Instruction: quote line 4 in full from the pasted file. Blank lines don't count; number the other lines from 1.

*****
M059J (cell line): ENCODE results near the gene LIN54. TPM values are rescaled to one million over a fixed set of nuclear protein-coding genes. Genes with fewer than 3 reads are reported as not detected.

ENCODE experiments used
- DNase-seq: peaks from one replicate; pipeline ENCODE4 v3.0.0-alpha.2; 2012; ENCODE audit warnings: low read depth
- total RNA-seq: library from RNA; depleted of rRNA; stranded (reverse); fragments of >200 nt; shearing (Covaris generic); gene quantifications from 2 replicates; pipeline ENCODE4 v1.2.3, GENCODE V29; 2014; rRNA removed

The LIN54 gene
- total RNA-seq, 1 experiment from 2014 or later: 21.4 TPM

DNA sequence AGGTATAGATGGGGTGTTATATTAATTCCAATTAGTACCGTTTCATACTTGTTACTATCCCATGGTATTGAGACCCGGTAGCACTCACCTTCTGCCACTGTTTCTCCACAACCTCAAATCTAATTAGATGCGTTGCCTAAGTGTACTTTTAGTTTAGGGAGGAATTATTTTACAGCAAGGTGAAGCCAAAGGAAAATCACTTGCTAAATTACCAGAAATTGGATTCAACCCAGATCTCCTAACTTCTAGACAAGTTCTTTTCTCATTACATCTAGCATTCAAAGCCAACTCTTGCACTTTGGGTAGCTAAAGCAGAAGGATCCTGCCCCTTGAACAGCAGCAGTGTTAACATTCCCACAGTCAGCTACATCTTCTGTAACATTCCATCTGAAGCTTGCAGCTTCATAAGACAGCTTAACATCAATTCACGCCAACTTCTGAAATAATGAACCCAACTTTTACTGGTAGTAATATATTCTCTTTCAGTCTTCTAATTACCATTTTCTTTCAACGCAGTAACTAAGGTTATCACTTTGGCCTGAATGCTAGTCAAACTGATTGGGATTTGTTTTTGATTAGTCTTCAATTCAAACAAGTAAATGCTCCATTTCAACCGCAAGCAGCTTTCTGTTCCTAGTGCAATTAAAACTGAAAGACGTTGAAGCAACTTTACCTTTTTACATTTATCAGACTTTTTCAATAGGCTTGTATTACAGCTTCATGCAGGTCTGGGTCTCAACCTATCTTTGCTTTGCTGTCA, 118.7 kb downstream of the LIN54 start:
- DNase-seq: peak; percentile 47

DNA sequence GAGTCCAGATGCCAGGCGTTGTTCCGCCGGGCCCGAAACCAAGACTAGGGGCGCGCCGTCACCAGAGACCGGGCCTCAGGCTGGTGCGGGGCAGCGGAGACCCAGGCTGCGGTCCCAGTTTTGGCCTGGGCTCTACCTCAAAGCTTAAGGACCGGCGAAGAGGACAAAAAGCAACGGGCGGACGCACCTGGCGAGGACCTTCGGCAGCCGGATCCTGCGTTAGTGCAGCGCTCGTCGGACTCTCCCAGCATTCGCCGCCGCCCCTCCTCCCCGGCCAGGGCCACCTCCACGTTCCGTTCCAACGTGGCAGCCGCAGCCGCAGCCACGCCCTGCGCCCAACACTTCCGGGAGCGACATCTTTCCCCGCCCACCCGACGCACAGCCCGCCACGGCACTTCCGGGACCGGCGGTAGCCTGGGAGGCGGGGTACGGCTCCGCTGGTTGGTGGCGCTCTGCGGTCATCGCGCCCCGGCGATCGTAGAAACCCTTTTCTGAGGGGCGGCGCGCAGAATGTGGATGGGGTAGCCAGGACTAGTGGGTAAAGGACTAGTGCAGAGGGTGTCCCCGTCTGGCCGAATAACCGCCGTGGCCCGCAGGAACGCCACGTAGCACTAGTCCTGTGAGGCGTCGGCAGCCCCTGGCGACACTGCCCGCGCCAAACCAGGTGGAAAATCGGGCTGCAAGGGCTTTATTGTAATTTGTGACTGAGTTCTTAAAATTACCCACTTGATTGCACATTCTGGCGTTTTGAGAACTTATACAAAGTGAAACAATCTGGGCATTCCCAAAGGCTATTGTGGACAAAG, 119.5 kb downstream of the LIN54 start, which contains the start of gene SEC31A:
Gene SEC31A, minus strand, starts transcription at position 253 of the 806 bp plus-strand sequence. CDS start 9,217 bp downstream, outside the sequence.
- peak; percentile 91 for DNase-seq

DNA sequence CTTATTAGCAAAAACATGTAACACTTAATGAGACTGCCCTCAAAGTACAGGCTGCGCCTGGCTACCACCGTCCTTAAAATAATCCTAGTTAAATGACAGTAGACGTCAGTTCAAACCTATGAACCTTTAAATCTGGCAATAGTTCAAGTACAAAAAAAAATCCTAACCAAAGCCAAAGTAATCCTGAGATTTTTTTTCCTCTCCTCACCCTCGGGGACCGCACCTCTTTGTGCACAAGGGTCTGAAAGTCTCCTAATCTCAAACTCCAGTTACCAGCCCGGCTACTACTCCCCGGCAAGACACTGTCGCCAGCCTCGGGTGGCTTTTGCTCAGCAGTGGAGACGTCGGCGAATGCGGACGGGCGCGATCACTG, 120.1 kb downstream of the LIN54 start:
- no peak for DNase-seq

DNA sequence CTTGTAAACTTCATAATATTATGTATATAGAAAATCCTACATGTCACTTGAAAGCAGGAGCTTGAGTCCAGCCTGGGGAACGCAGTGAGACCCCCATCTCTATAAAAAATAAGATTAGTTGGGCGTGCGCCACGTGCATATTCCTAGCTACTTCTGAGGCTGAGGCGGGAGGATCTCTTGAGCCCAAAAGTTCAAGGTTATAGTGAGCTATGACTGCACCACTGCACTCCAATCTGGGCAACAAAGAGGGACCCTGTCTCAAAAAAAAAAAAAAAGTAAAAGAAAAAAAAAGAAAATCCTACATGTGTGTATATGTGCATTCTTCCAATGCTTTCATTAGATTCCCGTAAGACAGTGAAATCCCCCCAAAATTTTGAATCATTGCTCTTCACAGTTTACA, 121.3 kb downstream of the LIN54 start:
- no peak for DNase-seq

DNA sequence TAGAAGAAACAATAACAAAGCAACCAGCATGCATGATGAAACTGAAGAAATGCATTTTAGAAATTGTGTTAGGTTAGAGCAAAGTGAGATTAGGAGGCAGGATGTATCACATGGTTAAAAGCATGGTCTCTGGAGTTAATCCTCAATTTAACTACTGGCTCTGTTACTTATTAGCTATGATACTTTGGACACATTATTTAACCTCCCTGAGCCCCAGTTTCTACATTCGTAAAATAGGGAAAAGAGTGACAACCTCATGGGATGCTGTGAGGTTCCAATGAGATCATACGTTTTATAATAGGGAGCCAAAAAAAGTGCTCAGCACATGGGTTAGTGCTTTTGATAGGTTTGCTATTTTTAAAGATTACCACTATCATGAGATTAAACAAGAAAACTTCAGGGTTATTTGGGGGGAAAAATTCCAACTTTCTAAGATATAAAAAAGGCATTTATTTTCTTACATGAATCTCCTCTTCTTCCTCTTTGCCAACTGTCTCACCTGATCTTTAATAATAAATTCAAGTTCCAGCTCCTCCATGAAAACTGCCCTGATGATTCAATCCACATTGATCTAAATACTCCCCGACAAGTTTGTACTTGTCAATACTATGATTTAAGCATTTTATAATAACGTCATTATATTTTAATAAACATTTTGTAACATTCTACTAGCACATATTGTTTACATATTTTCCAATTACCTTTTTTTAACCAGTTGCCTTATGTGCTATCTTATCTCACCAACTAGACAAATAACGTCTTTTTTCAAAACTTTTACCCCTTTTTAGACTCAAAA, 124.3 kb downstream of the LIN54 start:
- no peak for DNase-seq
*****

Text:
- total RNA-seq: library from RNA; depleted of rRNA; stranded (reverse); fragments of >200 nt; shearing (Covaris generic); gene quantifications from 2 replicates; pipeline ENCODE4 v1.2.3, GENCODE V29; 2014; rRNA removed